Visual Therapy


Comments Off on Visual Therapy   |   Visual Therapy

Most people do not realize that you need the following 17 visual skills to succeed in reading, learning, sports, and life in general.

  • Eye movement
  • Simultaneously Focus at Far
  • Sustaining Focus at Far
  • Simultaneous Focus at Near
  • Sustaining Focus at Near
  • Simultaneous Alignment at Far
  • Sustaining Alignment at Far
  • Simultaneous Alignment at Near
  • Sustaining Alignment at Near
  • Central Vision (Visual Acuity)
  • Peripheral Vision
  • Depth Awareness
  • Color Perception
  • Gross Visual Motor
  • Fine Visual Motor
  • Visual Perception
  • Visual Integration

Eye-Teaming Skills

Our eyes are designed to work together to establish and maximize visual efficiency, spatial relationships, and depth perception. Muscles around the eyes work together to help them point in the same place at the same time so the two eyes perform more like one. However, just having healthy eyes and surrounding eye muscles doesn’t guarantee the eyes can work well together. Children develop eye teaming skills during preschool years, which builds the foundation of clear and single vision for objects and symbols in the tradition classroom.

If the problem is a lack of readiness, improvements should occur by the end of the first month in school. Early improvements may include reduced tension and frustration with using a pencil, and increased eye-hand coordination.

However, if the problem is visual, the child may exhibit clumsiness in the classroom and on the playground. Excessive blinking, squinting/closing an eye, and sitting in his/her desk in a funny position. The child may lose efficiency with near point tasks, fall behind when compared to the rest of the class, and prefer more auditory or listening activities to avoid visual demand.

Eye-Hand Coordination Skills

Mastering this area of performances depends on the use, practice, and integration of the eyes and hands as paired learning tools. These skills are used with drawing and writing, and developmentally come before visual interpretation of words and numbers; eye-hand coordination skills also help to discriminate the size, shape, and location of objects.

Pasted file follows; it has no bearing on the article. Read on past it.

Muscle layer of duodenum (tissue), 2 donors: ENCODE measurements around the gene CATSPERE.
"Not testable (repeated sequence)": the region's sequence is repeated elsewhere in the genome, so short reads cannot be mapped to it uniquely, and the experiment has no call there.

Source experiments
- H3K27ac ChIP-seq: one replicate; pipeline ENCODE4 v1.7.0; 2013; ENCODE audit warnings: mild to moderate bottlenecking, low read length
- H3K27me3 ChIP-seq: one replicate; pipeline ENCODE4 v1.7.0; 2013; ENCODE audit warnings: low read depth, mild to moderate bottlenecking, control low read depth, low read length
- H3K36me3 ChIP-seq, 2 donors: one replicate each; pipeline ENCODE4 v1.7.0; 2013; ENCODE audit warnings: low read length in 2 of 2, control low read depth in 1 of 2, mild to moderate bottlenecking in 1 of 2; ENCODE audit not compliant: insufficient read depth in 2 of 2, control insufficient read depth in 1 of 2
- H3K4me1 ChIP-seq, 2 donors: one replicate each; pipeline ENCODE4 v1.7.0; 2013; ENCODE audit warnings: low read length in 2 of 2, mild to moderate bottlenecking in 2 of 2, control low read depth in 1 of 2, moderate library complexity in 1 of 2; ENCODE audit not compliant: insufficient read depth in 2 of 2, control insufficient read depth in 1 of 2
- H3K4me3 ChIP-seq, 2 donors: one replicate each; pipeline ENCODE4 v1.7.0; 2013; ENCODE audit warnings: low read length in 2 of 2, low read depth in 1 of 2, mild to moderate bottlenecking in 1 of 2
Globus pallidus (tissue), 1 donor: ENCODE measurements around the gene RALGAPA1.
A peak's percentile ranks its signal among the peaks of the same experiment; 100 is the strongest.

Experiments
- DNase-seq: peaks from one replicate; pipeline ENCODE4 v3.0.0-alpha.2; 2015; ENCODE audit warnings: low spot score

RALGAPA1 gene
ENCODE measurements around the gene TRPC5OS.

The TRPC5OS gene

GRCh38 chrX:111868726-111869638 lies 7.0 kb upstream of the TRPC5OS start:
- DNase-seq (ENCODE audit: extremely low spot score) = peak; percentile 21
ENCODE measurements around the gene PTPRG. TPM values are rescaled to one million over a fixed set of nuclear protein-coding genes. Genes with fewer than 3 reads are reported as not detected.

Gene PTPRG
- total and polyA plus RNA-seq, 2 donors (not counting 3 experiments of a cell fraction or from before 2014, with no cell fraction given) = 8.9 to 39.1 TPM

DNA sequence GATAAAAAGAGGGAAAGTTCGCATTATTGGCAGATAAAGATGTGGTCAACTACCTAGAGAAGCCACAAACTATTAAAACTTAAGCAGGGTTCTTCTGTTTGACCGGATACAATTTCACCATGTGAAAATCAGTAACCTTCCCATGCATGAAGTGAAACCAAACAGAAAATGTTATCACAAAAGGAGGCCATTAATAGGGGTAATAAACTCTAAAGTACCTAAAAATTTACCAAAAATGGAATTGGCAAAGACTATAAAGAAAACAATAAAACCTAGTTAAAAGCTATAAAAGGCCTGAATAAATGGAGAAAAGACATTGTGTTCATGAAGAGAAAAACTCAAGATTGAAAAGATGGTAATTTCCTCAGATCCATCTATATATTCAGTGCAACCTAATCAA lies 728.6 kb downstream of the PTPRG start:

If the problem is readiness, improvements often occur a short time after a new task that uses eye-hand coordination skills is introduced. Understanding the task and hands on experience will show improvements first with general skills (gross motor), then with more specialized movements (fine motor).

Children with poor-eye-hand coordination skills may depend on touching objects to gather information about them rather than looking at them. There may be little organization with drawing or writing, and an inability to stay inside the lines coloring. When time and repetition do not yield improvements with eye-hand tasks, a careful examination is indicated.

Visual Form Perception

A child’s first “symbols” are actually pictures and images that help them hold on to a reality they experience but that is constantly changing. This skill of visual imagery allows children to relate primary experiences to words and pictures on the page. Adequate eye movement, eye teaming, and eye-hand coordination skills all provide perceptual information. Being able to retain this information is what helps with translating object size, shape, location, and distance into understanding pictures and words. Visual form perception is a derived skill used for immediate and accurate discrimination of visual similarities and differences. Visual comparison helps to direct accurate assumptions about and actions toward objects.

Problems with visual form perception often get blamed on poor memory or inattention to details. Children may be confused by what is similar and different with symbols and can often unknowingly reverse letters or letter sequences when spelling an writing. Children in kindergarten and first grade normally do not display a high degree of skill in this area. By second grade, most students have a good foundation for visual form perception.

If the problem is readiness, improvements in formation of symbols will improve with using a pencil to draw them out for clarification and practice. They may erase frequently to make something “look like it should”, suggesting they are comparing their work to the expected and making changes to improve their work. Eventually, less practice and fewer repetitions result in neater and more acceptable work.